UC San Diego
Measuring sensory and occulomotor information coding across human visual, parietal, and frontal cortex
Abstract. Electrophysiological recordings in animals have revealed important information coding principles implemented across the brain. Human fMRI coarsely measures neural activity across populations tuned to different features. We use an analysis approach which allows for measurement of feature-selective responses to demonstrate relative coding of sensory and motor information across human cortical areas. Our preliminary results suggest that information about planned eye movements, which are randomized with respect to a random dot motion stimulus, is coded both in typical frontoparietal oculomotor regions and in early visual areas V1 and MT. These methods will be used to investigate the dynamics of sensory integration during oculomotor perceptual decision-making tasks.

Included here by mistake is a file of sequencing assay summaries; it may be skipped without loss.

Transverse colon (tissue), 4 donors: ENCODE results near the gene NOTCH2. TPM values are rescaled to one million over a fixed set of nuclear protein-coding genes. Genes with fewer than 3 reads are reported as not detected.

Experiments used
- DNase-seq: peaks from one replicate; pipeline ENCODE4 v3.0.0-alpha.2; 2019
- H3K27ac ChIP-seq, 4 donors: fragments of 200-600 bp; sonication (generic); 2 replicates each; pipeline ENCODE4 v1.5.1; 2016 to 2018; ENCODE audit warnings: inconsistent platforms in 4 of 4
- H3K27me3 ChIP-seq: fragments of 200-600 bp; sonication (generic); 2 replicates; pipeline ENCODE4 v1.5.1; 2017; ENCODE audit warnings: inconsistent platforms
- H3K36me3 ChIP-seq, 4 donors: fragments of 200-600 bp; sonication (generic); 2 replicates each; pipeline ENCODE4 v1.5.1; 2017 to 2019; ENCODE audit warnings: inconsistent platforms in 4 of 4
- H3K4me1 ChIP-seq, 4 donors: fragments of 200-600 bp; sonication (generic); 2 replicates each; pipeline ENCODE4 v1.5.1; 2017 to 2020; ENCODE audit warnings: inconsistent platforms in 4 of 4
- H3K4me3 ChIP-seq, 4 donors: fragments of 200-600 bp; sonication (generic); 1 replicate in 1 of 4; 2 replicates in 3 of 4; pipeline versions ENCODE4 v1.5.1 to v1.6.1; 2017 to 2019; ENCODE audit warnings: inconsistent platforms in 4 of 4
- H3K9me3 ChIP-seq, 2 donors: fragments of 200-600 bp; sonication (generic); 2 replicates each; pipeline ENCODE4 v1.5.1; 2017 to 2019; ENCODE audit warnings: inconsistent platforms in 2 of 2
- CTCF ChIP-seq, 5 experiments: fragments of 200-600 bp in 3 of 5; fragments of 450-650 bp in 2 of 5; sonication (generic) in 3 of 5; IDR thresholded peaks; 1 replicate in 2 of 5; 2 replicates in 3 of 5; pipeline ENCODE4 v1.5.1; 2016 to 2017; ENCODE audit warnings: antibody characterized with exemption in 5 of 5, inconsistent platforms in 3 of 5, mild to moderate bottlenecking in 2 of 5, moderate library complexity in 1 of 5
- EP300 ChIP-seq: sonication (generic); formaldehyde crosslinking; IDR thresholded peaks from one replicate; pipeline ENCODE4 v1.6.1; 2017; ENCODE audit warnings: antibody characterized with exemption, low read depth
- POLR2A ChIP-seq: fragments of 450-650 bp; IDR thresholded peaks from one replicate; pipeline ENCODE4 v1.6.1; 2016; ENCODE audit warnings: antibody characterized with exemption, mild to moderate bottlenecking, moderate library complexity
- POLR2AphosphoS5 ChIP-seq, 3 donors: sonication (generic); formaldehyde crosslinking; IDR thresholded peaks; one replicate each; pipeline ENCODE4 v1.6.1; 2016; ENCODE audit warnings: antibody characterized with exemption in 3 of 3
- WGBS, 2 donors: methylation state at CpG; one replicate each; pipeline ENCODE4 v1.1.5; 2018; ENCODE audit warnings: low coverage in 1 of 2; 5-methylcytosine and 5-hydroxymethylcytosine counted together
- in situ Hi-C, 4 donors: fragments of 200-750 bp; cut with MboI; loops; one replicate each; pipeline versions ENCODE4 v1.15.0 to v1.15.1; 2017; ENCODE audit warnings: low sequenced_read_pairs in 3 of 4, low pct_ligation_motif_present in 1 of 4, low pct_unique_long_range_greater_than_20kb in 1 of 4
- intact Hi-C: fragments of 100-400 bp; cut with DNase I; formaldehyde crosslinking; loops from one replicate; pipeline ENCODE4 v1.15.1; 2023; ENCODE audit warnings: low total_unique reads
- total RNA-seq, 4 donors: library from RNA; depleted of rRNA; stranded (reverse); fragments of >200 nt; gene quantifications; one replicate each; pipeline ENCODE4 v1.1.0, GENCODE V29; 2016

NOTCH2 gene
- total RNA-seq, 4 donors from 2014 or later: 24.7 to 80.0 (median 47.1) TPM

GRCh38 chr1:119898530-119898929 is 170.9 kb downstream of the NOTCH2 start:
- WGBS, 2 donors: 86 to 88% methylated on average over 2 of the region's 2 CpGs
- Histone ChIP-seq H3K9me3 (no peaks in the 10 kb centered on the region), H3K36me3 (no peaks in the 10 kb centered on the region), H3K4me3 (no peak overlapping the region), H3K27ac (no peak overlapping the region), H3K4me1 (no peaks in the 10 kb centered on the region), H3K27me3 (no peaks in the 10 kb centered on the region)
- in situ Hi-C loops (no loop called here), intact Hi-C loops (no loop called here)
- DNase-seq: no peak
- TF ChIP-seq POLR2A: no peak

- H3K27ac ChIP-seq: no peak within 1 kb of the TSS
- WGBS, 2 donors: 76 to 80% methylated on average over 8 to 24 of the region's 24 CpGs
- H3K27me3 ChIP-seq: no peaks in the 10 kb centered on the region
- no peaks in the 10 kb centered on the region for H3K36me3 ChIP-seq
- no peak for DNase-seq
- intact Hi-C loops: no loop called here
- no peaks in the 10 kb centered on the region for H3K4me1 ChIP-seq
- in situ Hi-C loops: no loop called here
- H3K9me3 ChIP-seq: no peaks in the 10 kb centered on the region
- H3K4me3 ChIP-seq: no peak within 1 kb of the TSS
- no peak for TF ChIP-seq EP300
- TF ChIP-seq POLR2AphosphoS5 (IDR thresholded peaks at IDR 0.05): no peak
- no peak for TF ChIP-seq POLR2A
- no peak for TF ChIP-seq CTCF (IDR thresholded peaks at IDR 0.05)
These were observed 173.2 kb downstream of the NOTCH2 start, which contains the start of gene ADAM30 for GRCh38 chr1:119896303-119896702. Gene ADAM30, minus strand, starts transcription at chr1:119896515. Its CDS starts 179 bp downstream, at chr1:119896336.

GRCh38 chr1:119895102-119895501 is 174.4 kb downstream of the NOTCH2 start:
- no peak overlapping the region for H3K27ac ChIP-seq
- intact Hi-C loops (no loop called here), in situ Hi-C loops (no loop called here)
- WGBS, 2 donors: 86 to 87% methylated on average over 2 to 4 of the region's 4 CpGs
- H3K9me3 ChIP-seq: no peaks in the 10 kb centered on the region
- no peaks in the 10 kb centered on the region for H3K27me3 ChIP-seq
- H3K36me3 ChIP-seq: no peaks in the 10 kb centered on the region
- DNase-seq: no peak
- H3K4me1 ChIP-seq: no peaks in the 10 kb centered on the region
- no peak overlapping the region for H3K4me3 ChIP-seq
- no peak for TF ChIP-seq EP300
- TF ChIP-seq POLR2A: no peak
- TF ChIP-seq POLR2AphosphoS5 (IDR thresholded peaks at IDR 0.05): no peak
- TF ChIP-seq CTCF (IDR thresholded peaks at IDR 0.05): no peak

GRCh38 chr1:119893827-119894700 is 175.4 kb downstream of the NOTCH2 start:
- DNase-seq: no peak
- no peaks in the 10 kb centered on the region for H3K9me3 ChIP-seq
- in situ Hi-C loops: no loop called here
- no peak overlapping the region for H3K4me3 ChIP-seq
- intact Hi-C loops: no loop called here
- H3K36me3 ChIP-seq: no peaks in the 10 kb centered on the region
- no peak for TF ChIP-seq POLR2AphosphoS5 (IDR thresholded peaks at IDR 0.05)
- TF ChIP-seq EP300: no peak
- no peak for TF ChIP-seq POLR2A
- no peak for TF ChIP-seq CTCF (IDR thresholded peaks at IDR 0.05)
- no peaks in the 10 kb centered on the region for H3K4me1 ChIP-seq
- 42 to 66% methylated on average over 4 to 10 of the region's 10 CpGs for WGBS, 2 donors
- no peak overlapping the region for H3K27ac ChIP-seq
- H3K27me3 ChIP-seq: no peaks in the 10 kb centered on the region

UC San Diego
Frontal theta is a signature of successful working memory manipulation
Abstract. How are the contents of working memory (WM) updated/manipulated? Several lines of evidence point to the possibility that updating involves communication between remote brain regions such as the striatum and the prefrontal cortex, and that this communication occurs via the synchronization of neural oscillations. To test the idea that oscillations in the theta frequency band (5 to 8 Hz) over frontal cortex are important for WM manipulation, we recorded electroencephalography (EEG) from human subjects while they performed an adapted version of a letter-memory manipulation task that has been shown, from neuroimaging, to engage the prefrontal cortex and the striatum. We observed that there was increased theta power, with a frontal distribution, approximately 1.5 seconds after the manipulation cue, for the comparison of a) manipulation vs. no manipulation, and b) successful manipulation vs. unsuccessful manipulation. We thus demonstrate that frontal theta is a signature of WM manipulation.
This seminar is supported by the Kavli Institute for Mind and Brain, and the UCSD Dept of Psychology